MARK TWAIN AND HIS PROMISED LAND
“It was like a ghost town. No one made any noises.”
The Land of Lincoln, Illinois is state of wild natural beauty, the best Midwest Vacation destination and the hidden pearl of attractions. If there is a winter, you will not miss the charm of snowy owls, ice skating rink, jingle-bells sleigh ride in the little town of Galena and snow sculptures. If it is summer, you will be amazed by the never-ending list of must visit sites. From Rustic Steakhouse in Mascoutah, through the Boo Castle Park in Carbondale to the best Lino´s pizza ever in Rockford, the enchanting portrait of The Prairie State is unforgettable. But, there are some corners of the Illinois that have been forgotten and sent to the book of urban legends.
Have you ever heard about Mark Twain´s promised town, Cairo? Everyone who has enjoyed the adventures of Huckleberry Finn must be familiar with the God´s town located on the meeting place of the Mississippi and Ohio Rivers that had glorious perspective back in the boom years of riverboats traffic. Once upon a time, that was a busy town with bright future. The ordinary people built houses, the business people built the industrial quarters. The picture of Cairo that feeds itself on ferry industry and water trade of goods is now an archaic memory in the ugly frame. The town is broken through the deep social and racial tensions based on the lack of prosperity and equal chances for all. The community has never been liberal and opened for African Americans and the violent conflicts have colored the history of Cairo with despair, tears and blood. The economic crisis and the breakdown of riverboat and ferry activities shut down many job opportunities and influenced the decline of the town population. The financial impact of this kind has caused the rise of racial hatred and failure of tolerance. The civil unrest and the incidents between white and black residents have been imprinted in every single brick of Cairo. After the white formed White Hats or civilian’s militia, it was obvious why many African American families have moved to other cities with friendlier atmosphere. According to some evidence from 2014, there are about 2,500 people in Cairo and the number is dropping as the time goes and the local government does nothing to stop the ruination of the town. They promise they will work on the recovery of this historical city but all they can really do is to attract tourists based on the appetite for the dark tourism and to enable the experience of old ferry boat trips.
The sunset over Twain´s golden town is more like one setting from the movie “I am a legend” as it is a promised piece of land. The facilities are abandoned as well as the private building and some houses. The windows are closed with the plywood that reminds us on the horror scenario with zombies. It is just a matter of time when the bad boys will come out and eat up the good boys. The town is still under the shadows of demolished future, dangerous present and vibrant past. Cairo, pronounced as Care-oh, has been known as bustling shipping port but after the explosion of railway system, the need for river trade has been gone. In 1978, the Interstate 57 Bridge opened over the Mississippi has killed the Cairo´s gastronomy and hospitality. The legendary Downtown has been abandoned like a wrong project and the wave of fortune seekers decided to leave the city and challenge the luck in some happy place.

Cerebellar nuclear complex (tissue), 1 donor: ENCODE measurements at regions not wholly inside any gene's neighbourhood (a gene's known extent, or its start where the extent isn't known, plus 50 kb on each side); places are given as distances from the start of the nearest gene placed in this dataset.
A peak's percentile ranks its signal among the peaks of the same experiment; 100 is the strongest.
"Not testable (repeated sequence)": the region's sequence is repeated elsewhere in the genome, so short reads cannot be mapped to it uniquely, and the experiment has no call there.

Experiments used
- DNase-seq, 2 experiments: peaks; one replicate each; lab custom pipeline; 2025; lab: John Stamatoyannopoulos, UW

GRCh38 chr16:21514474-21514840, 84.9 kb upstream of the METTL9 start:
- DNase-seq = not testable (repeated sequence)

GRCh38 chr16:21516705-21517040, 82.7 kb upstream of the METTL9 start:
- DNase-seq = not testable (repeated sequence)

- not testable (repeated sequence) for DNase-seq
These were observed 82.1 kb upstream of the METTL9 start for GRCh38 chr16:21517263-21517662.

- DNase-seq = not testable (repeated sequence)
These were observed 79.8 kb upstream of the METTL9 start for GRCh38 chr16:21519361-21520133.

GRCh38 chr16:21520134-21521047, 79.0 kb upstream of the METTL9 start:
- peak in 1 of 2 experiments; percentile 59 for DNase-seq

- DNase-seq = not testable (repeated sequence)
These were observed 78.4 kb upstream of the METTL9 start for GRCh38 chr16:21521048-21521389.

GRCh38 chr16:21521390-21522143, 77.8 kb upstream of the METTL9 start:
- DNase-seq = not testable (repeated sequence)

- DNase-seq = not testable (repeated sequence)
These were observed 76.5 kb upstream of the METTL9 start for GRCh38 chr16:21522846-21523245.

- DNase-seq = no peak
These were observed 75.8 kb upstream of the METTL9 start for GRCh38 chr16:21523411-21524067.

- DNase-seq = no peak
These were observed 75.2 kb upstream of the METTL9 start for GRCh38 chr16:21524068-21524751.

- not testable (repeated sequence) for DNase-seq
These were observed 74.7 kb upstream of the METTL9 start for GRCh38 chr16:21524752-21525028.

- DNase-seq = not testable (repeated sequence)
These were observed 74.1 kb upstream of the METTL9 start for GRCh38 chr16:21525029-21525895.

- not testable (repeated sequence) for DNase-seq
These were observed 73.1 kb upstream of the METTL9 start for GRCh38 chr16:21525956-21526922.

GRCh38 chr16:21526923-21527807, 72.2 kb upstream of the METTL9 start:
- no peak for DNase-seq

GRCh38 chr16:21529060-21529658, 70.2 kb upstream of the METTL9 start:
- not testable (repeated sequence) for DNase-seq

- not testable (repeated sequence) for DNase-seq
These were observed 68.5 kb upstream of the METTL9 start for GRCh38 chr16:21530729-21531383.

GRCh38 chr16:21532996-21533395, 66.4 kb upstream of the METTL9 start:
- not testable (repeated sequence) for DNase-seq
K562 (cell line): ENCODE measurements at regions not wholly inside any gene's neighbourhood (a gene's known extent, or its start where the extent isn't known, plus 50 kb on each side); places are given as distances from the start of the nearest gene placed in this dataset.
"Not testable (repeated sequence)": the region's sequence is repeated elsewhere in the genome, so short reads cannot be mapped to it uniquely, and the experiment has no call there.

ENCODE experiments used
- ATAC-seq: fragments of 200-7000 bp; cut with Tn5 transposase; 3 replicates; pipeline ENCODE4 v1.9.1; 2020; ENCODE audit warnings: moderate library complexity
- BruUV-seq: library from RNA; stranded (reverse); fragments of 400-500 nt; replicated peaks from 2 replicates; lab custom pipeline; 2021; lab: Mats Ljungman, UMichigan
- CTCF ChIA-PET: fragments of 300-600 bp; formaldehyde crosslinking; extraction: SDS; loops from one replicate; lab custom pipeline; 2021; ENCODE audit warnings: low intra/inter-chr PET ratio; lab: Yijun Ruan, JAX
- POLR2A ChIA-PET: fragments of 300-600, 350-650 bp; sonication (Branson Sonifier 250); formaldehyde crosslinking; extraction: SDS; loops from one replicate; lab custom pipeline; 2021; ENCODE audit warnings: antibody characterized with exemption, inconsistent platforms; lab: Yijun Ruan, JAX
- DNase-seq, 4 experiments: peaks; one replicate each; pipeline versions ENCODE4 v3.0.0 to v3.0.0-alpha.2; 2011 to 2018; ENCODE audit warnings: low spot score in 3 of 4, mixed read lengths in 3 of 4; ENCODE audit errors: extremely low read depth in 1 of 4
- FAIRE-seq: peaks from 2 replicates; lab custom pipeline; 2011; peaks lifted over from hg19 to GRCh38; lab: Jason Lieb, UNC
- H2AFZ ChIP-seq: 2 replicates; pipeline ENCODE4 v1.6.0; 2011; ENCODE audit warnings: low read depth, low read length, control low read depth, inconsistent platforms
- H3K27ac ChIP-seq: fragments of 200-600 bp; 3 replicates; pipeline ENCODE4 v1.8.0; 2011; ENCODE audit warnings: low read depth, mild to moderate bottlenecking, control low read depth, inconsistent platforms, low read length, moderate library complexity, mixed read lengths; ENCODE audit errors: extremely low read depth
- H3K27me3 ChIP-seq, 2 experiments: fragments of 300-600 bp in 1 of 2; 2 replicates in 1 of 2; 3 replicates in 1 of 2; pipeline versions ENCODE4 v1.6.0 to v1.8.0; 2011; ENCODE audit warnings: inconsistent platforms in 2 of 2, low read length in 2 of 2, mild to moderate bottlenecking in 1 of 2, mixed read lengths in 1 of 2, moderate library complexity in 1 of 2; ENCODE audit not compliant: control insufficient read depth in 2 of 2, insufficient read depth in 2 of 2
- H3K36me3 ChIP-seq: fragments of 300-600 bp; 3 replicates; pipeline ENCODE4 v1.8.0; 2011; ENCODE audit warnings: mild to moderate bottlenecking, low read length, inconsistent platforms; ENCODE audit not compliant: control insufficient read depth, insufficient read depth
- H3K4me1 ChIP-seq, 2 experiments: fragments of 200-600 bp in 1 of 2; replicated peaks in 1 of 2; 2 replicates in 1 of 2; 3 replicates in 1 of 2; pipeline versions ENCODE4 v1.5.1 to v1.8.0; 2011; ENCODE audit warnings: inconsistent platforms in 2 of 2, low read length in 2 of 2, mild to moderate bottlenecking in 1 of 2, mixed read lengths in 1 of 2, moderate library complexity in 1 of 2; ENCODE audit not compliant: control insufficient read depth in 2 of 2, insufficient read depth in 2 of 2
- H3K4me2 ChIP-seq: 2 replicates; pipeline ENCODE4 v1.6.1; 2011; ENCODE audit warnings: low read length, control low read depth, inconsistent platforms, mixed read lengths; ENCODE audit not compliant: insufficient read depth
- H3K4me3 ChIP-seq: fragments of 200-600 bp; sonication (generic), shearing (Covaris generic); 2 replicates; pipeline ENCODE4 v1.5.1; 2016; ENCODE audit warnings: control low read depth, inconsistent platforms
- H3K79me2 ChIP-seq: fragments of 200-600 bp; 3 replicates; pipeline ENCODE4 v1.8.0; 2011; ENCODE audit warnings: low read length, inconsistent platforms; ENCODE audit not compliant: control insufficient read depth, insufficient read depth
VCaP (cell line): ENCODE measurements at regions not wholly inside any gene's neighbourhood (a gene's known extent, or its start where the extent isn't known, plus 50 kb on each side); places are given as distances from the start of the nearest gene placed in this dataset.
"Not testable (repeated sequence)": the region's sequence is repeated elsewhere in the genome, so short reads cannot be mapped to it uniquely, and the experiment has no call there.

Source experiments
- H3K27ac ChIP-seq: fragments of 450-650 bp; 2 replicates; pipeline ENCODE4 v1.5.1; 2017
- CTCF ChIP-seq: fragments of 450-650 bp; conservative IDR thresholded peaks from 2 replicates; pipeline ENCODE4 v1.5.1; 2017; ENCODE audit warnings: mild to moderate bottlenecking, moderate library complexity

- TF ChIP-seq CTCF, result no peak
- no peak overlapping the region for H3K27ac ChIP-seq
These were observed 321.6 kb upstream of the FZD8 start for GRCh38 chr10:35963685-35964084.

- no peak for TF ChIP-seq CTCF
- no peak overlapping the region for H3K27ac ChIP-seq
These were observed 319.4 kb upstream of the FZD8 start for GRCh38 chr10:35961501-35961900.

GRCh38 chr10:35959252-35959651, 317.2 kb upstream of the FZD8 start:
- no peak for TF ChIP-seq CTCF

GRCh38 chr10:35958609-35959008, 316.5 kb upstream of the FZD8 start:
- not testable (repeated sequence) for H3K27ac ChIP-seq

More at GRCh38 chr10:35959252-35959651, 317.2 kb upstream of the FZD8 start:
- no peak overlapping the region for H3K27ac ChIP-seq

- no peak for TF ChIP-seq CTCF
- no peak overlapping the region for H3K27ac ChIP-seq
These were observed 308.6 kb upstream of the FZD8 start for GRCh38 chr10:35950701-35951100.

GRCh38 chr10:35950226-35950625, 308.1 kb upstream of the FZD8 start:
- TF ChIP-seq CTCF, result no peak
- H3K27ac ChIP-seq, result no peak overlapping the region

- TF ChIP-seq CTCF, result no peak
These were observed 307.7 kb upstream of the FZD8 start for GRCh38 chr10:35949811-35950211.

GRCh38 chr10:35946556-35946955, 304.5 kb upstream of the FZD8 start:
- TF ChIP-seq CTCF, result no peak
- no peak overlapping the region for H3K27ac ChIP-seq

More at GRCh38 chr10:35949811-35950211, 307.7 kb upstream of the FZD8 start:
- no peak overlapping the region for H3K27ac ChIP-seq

It is a tragedy to follow the line of the town when we are aware of its historical importance. One tourist has written that he felt himself like an actor in “Walking Dead” trying to experience the forgotten Cairo. The life itself is an adventure over there since the town is falling more and more into oblivion due to the lack of taxpayer’s money and empowerment from the local business. The Cairo Public Library and Victorian manors have made it to survive but for how long? What could be done? Everything and nothing. The government needs an urgent action plan for Cairo´s recovery before the town is lost for eternity and one economic expert gave very well the diagnosis of Cairo: „Cairo just happens to be the most prolific example I know of our inability to dig down inside of us and consider who we really are as a country.”
Cairo is not the only case of near-abandoned town. There is a long list of small American towns ready to be closed and forsaken. The process of this kind does not happen overnight, the warnings are there many years before collapse but the local and the federal government does not take them seriously. They ignore the local prosperity and they passively support the urban migrations. The people leave small towns for a bigger and the job opportunity in small towns are dying out with the moving of capital. This does not affect positively the big cities as well because the rise of population in overcrowded habitats endanger the economic chances and reduce the wage. So if someone thinks that tiny fast-ghost town of Care-oh does not influence the final destiny of New York City, that one must study more the web of micro and macro economy.